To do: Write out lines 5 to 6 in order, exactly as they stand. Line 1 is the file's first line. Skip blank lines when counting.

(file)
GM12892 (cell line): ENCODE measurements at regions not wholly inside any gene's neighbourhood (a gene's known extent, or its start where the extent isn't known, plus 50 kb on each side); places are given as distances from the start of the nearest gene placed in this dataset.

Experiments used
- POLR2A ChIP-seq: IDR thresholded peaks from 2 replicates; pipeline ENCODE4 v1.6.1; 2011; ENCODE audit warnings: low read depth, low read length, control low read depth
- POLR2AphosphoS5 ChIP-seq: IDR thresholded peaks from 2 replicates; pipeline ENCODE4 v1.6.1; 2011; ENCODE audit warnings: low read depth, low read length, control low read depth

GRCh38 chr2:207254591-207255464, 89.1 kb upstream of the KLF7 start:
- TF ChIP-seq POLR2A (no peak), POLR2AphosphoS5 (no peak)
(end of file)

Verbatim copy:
GRCh38 chr2:207254591-207255464, 89.1 kb upstream of the KLF7 start:
- TF ChIP-seq POLR2A (no peak), POLR2AphosphoS5 (no peak)